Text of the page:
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Understanding the Concept of Beta Decay Made Easy With Examples

Omkar Phatak Jun 3, 2019
If you are looking for some examples that illustrate beta decay, this post will be a helpful read.
In 1896, Becquerel discovered radioactivity, which opened up a Pandora's box of problems, related to the microcosm of the atomic nucleus. Subsequent development of the special theory of relativity and quantum physics, opened up even bigger problems, that would keep physicists busy for more than a century.
One of the important findings of Becquerel was the discovery of the three types of radioactive decay, which are alpha, beta, and gamma decay.

What is Beta Decay?

Radioactivity occurs due to the instability of certain atomic nuclei. It is the spontaneous emission of ionizing radiation by atoms of certain elements, that have unstable nuclei. Beta decay involves the emission of an electron (e-) or a positron (e+, antiparticle of electron) from an atomic nucleus, causing its transformation into another element.
Actually, in both types of this decay, a neutrino is also emitted, along with the beta particles. Neutrinos are neutral particles with very little mass, that travel close to the speed of light. The energy of emitted beta particles varies according to how the energy is shared between them and the emitted neutrinos.
That is why, the energy of emitted beta particles varies over a spectrum that extends up to a maximum energy value. Typical energies of beta particles are recorded to be from a few kilo electron volts to around 10 mega electron volts. High energy beta particles are spitted out of the nucleus at relativistic speeds.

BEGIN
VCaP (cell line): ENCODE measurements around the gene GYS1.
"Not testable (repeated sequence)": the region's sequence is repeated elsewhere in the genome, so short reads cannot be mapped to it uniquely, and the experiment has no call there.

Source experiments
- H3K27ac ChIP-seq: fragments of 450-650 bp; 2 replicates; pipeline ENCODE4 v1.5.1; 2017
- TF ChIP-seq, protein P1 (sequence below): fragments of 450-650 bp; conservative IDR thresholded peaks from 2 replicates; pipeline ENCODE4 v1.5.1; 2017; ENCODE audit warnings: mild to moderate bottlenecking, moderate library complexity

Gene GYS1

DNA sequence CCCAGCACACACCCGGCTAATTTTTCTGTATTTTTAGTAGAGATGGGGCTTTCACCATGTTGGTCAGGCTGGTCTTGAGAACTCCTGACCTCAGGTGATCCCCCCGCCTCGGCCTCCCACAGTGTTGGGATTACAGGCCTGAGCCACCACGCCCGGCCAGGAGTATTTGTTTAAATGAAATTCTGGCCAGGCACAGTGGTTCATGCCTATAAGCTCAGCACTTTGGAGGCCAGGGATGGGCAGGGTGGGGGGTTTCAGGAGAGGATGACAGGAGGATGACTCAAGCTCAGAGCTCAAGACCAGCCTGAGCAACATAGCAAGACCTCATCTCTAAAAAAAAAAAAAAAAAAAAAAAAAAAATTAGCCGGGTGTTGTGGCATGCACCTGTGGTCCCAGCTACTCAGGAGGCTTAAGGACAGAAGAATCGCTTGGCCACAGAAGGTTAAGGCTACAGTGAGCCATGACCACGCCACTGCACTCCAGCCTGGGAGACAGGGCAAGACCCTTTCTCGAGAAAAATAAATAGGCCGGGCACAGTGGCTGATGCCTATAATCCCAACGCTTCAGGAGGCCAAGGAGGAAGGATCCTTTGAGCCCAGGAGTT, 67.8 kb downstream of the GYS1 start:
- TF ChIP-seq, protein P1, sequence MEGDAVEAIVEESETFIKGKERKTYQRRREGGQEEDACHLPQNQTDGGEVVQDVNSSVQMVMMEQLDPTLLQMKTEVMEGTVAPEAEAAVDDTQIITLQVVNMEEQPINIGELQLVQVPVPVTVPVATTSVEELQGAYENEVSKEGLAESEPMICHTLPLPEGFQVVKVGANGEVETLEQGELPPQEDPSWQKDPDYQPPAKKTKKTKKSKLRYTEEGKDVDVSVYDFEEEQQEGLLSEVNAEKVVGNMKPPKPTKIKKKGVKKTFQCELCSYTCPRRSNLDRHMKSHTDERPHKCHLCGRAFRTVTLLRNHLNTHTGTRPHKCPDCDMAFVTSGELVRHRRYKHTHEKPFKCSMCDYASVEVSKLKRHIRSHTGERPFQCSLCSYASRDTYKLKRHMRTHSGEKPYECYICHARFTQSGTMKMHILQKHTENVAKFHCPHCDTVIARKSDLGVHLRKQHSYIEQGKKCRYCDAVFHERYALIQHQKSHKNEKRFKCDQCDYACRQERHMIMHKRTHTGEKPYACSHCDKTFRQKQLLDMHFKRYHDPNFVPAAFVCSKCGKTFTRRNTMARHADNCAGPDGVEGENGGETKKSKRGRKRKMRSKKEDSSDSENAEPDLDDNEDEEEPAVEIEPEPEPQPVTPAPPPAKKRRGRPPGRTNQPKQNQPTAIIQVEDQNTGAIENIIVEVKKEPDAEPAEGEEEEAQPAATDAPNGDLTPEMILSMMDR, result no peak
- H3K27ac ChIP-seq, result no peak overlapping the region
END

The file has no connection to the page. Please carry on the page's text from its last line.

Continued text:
In such a decay reaction, involving emission of an electron, an antineutrino is also emitted, while in positron decay, a neutrino is emitted.


When studied at a deeper level, it was realized that beta decay was a result of proton and neutron decay at the nuclear level. A decay involving electron emission (also known as beta minus decay) occurs, when a neutron inside the nucleus decays to a proton, emitting an electron and an antineutrino in the process.
On the other hand, a positron emission (beta plus decay) is the result of a proton decaying into a neutron and it is accompanied by the emission of a neutrino.
Based on these facts, here are the governing decay rules, which you can verify through the examples provided here.

✦ When an electron is emitted by a radioactive nucleus, the resulting transmuted nucleus has an atomic number greater than 1 (as it converts a neutron into a proton), while the atomic weight remains the same.
✦ When a positron is emitted, the resulting transmuted nucleus has its atomic number reduced by 1 (as it converts a proton into a neutron), while the atomic weight remains the same.


137Cs55 -> 137Ba56 + e- + antineutrino

22Na11 -> 22Ne10 + e+ + neutrino

60Co27 -> 60Ni28 + e- + antineutrino

3H1 -> 3He2 + e- + antineutrino

14C6 -> 14N7 + e- + antineutrino

10C6 -> 10B5 + e+ + neutrino
Alpha decays are much more likely than beta decays. In some rare cases, a process called double beta decay may also occur, which involves the emission of two beta particles simultaneously.
In your physics lab course, you may conduct experiments using a Geiger counter to study this decay type, in various radioactive elements.